Finding and evaluating Information Nigel Gibson
How do I know that it’s useful? <ul><li>The world is full of information </li></ul><ul><li>Some is good and valid </li></u...
PROMPT <ul><li>One way to assess information is to apply the PROMPT test: </li></ul><ul><ul><li>Presentation </li></ul></u...
Presentation <ul><li>The way in which information is presented can have an effect on the way we receive and perceive it </...
Relevance <ul><li>Relevance is an important aspect of information quality </li></ul><ul><li>It might not relate to the qua...
Objectivity <ul><li>Is the evidence balanced? </li></ul><ul><li>Does it offer the pros and cons of a particular perspectiv...
Method <ul><li>How was the information gathered?  </li></ul><ul><li>Is it clear how the information was gathered? </li></u...
Provenance  <ul><li>Who produced it and why? Is it clear who produced it – if not why not? </li></ul><ul><li>Ask yourself ...
Timeliness <ul><li>Is it current? </li></ul><ul><li>Does it represent the latest information? </li></ul><ul><li>Have thing...
Useful resource <ul><li>I’ve taken much of this from Safari ( http://www.open.ac.uk/safari/index.php )  </li></ul><ul><li>...
Any questions?
Exercise <ul><li>We’re going to read the paper now! </li></ul>
Consider <ul><li>P – Presentation </li></ul><ul><li>R – Relevance </li></ul><ul><li>O – Objectivity </li></ul><ul><li>M – ...
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Evaluating Information

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Presentation for Sussex Downs College access students, 19/05/08

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Evaluating Information

  1. 1. Finding and evaluating Information Nigel Gibson
  2. 2. How do I know that it’s useful? <ul><li>The world is full of information </li></ul><ul><li>Some is good and valid </li></ul><ul><li>Some is less credible </li></ul><ul><li>It’s important to find ways of deciding which is which! </li></ul>
  3. 3. PROMPT <ul><li>One way to assess information is to apply the PROMPT test: </li></ul><ul><ul><li>Presentation </li></ul></ul><ul><ul><li>Relevance </li></ul></ul><ul><ul><li>Objectivity </li></ul></ul><ul><ul><li>Method </li></ul></ul><ul><ul><li>Provenance </li></ul></ul><ul><ul><li>Timeliness </li></ul></ul>
  4. 4. Presentation <ul><li>The way in which information is presented can have an effect on the way we receive and perceive it </li></ul><ul><li>The old saying ‘you can’t judge a book by its cover’ </li></ul><ul><li>Consider whether something is “all show, no go” </li></ul><ul><li>Look beyond glossy presentation (and don’t discount something just because it looks tatty) </li></ul>
  5. 5. Relevance <ul><li>Relevance is an important aspect of information quality </li></ul><ul><li>It might not relate to the quality of the information but rather whether it’s what you need </li></ul><ul><li>You might consider </li></ul><ul><ul><li>Level – is it too detailed/specialised or too general/simple for what you need? </li></ul></ul><ul><ul><li>Emphasis – it may not contain the kind of information you are seeking </li></ul></ul><ul><ul><li>Geographic – it may relate to countries or areas you are not interested in at this time. </li></ul></ul>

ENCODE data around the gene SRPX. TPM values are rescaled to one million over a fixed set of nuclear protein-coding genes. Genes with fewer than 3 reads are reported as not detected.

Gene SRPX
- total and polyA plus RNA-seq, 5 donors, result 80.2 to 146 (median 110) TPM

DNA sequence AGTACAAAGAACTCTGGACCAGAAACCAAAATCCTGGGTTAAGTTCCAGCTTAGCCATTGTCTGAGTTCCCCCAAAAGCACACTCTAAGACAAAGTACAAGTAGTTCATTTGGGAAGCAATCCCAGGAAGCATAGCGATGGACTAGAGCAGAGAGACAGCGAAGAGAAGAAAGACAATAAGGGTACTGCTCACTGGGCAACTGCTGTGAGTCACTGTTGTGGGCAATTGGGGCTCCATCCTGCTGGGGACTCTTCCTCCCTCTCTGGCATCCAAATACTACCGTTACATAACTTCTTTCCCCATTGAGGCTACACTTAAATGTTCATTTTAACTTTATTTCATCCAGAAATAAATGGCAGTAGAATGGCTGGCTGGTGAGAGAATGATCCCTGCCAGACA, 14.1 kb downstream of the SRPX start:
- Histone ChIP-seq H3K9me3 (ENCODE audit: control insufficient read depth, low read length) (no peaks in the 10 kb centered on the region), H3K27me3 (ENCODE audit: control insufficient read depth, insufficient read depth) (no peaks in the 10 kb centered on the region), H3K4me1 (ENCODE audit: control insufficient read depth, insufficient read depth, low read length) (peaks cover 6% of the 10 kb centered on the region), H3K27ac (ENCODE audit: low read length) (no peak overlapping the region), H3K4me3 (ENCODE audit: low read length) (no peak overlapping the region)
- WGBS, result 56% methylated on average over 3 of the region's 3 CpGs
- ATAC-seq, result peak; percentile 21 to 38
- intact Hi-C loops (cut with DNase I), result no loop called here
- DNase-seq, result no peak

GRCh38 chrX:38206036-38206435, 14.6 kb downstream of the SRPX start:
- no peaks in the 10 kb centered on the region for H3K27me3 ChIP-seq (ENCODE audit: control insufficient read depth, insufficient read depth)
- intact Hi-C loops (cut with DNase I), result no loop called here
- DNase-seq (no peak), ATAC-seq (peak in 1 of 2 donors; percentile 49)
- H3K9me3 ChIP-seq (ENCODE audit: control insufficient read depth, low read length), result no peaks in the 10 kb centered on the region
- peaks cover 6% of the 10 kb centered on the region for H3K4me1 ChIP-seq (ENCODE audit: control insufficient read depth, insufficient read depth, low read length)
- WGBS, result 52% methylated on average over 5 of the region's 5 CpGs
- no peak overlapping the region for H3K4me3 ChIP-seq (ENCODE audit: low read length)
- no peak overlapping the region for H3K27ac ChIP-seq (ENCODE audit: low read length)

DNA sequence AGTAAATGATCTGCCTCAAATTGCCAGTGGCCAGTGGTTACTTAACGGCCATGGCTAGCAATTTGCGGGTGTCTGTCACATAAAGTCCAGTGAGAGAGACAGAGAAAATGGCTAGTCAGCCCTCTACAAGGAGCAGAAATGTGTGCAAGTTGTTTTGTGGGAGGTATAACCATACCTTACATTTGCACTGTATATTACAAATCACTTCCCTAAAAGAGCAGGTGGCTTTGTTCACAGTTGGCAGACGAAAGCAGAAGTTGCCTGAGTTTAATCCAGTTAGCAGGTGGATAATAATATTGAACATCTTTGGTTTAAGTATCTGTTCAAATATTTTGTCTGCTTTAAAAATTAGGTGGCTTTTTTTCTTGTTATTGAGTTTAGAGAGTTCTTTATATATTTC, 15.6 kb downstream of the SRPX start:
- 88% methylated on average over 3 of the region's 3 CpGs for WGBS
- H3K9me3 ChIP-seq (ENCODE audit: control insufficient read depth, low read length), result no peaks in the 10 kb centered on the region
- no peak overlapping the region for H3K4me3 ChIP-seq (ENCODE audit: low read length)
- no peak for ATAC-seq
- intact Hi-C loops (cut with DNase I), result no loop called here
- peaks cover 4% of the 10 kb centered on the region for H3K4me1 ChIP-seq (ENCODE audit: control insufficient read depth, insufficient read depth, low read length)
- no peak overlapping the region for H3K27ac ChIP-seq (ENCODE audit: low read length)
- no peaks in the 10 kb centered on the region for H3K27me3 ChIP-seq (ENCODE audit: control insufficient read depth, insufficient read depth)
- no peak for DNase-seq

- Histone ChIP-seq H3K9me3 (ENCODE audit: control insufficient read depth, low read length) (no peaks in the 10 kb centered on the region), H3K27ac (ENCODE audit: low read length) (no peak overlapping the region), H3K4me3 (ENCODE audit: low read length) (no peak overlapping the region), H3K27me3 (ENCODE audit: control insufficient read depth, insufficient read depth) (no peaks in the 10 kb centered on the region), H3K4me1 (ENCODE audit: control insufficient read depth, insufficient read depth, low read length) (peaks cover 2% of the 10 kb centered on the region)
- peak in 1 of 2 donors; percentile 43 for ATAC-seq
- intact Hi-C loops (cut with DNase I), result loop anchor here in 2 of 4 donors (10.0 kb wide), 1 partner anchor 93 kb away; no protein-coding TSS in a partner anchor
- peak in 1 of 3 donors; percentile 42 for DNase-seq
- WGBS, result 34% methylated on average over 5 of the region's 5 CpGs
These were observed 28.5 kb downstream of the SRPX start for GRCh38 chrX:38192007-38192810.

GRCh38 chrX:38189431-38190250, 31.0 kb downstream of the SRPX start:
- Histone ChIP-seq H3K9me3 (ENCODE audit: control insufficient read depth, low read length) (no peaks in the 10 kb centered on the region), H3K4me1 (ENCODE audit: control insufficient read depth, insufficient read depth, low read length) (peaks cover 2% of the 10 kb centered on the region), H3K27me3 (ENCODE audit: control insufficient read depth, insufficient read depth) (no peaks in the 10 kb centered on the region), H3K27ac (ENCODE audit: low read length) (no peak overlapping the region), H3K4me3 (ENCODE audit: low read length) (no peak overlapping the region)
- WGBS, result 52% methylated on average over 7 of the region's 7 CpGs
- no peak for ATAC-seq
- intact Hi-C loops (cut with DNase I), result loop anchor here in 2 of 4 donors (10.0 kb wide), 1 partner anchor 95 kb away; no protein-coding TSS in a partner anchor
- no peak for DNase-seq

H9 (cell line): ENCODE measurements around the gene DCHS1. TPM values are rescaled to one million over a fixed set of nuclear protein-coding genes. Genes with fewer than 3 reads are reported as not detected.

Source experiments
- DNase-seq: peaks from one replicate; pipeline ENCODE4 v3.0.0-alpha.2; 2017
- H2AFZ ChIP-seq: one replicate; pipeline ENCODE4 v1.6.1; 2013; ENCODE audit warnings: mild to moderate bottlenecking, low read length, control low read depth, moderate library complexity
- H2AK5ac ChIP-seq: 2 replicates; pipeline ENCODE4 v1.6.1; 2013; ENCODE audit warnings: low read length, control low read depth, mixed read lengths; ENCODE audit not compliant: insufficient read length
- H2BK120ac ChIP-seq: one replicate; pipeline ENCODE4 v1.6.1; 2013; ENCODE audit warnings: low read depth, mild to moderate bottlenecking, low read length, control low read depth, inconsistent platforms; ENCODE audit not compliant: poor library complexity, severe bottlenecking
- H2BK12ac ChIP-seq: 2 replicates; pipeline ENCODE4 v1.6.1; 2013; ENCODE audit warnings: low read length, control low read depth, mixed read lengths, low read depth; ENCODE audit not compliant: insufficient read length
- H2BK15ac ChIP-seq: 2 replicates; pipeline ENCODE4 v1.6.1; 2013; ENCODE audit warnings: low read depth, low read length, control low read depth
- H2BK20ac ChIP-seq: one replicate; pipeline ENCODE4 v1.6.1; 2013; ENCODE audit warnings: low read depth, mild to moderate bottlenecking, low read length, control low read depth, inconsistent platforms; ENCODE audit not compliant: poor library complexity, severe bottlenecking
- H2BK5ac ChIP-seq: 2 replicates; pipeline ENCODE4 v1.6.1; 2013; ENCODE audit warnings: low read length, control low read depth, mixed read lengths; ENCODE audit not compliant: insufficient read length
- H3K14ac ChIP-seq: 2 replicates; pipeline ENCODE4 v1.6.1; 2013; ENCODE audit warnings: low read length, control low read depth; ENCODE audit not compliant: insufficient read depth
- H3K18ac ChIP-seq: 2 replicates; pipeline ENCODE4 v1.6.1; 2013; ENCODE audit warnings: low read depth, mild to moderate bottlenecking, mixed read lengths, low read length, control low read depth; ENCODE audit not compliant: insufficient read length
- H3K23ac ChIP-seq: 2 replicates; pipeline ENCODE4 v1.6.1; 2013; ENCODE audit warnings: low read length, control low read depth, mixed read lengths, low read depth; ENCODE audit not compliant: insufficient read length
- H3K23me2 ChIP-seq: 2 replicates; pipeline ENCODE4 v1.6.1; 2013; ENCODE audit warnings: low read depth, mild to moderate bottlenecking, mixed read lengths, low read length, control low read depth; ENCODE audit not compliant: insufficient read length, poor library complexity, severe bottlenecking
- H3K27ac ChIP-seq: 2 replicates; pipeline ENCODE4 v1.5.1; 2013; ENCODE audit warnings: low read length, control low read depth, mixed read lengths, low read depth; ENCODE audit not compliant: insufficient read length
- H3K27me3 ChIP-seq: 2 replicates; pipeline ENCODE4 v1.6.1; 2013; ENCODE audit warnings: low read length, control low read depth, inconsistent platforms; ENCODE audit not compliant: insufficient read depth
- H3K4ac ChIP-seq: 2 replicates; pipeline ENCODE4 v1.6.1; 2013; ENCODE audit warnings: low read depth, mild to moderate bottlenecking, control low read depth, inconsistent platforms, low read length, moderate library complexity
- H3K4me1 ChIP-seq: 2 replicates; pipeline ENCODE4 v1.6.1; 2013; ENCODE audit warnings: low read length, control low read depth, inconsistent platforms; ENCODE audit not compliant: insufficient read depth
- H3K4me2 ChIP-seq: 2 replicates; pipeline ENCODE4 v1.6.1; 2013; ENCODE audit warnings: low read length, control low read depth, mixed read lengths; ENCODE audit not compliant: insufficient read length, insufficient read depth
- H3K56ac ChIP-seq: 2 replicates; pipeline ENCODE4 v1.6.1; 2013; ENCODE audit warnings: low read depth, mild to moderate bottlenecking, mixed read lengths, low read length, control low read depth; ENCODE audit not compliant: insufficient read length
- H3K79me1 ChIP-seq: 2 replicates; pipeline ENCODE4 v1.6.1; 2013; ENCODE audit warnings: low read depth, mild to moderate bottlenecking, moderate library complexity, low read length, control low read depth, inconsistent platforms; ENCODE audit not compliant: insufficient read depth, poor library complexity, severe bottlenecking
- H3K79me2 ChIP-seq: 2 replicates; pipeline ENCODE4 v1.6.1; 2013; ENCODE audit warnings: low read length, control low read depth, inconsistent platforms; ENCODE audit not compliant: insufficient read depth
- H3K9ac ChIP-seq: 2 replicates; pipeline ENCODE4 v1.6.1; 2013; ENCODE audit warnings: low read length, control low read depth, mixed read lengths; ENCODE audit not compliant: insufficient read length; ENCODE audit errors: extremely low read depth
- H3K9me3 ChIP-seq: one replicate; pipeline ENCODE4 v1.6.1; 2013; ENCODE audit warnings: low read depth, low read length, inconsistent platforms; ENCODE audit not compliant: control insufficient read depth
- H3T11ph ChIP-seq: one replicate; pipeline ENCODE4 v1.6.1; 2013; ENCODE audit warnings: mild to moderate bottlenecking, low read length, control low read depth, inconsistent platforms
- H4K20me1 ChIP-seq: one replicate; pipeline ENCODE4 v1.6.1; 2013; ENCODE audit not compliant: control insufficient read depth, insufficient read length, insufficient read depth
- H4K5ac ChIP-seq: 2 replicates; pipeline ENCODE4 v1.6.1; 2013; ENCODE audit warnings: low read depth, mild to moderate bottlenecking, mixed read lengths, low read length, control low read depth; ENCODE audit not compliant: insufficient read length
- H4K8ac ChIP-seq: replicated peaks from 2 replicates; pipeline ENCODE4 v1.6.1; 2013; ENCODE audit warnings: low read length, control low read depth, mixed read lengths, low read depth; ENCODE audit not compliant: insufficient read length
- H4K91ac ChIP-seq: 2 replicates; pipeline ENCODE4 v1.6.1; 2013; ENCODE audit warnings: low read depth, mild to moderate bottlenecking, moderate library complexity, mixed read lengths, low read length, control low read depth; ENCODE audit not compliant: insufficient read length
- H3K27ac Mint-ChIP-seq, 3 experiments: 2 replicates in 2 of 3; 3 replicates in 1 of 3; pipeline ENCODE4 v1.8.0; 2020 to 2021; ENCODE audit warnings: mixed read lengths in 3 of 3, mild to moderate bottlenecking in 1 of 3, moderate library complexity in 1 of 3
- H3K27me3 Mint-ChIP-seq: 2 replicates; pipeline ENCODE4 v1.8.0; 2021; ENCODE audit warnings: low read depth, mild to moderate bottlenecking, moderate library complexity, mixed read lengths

6. 6. Objectivity <ul><li>Is the evidence balanced? </li></ul><ul><li>Does it offer the pros and cons of a particular perspective? </li></ul><ul><li>Will you need to find some balancing information </li></ul>
  7. 7. Method <ul><li>How was the information gathered? </li></ul><ul><li>Is it clear how the information was gathered? </li></ul><ul><li>Is “I asked a bloke in the pub” a valid data collection technique? </li></ul>
  8. 8. Provenance <ul><li>Who produced it and why? Is it clear who produced it – if not why not? </li></ul><ul><li>Ask yourself “Why does the author want to tell me this?” </li></ul><ul><li>It would be wrong to dismiss something because of who wrote it but you should consider whether they have a vested interest in a particular viewpoint </li></ul><ul><li>This links with objectivity </li></ul>
  9. 9. Timeliness <ul><li>Is it current? </li></ul><ul><li>Does it represent the latest information? </li></ul><ul><li>Have things changed since it was produced? </li></ul>
  10. 10. Useful resource <ul><li>I’ve taken much of this from Safari ( http://www.open.ac.uk/safari/index.php ) </li></ul><ul><li>Skills in accessing, finding and reviewing information </li></ul><ul><li>An OU resource </li></ul>
  11. 11. Any questions?
  12. 12. Exercise <ul><li>We’re going to read the paper now! </li></ul>
  13. 13. Consider <ul><li>P – Presentation </li></ul><ul><li>R – Relevance </li></ul><ul><li>O – Objectivity </li></ul><ul><li>M – Method </li></ul><ul><li>P – Provenance </li></ul><ul><li>T – Timeliness </li></ul><ul><li>What is the medium? </li></ul><ul><li>Who is it aimed at? </li></ul><ul><li>How is it funded? </li></ul>
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